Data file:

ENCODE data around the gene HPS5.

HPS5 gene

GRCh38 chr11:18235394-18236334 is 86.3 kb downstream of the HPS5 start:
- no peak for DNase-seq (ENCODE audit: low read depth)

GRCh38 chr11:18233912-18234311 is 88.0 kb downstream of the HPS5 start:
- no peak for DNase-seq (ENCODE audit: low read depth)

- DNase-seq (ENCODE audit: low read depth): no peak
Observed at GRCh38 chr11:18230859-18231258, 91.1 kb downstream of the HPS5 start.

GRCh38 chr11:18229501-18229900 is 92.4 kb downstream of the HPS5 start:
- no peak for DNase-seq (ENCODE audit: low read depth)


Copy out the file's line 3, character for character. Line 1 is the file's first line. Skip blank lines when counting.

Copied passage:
GRCh38 chr11:18235394-18236334 is 86.3 kb downstream of the HPS5 start: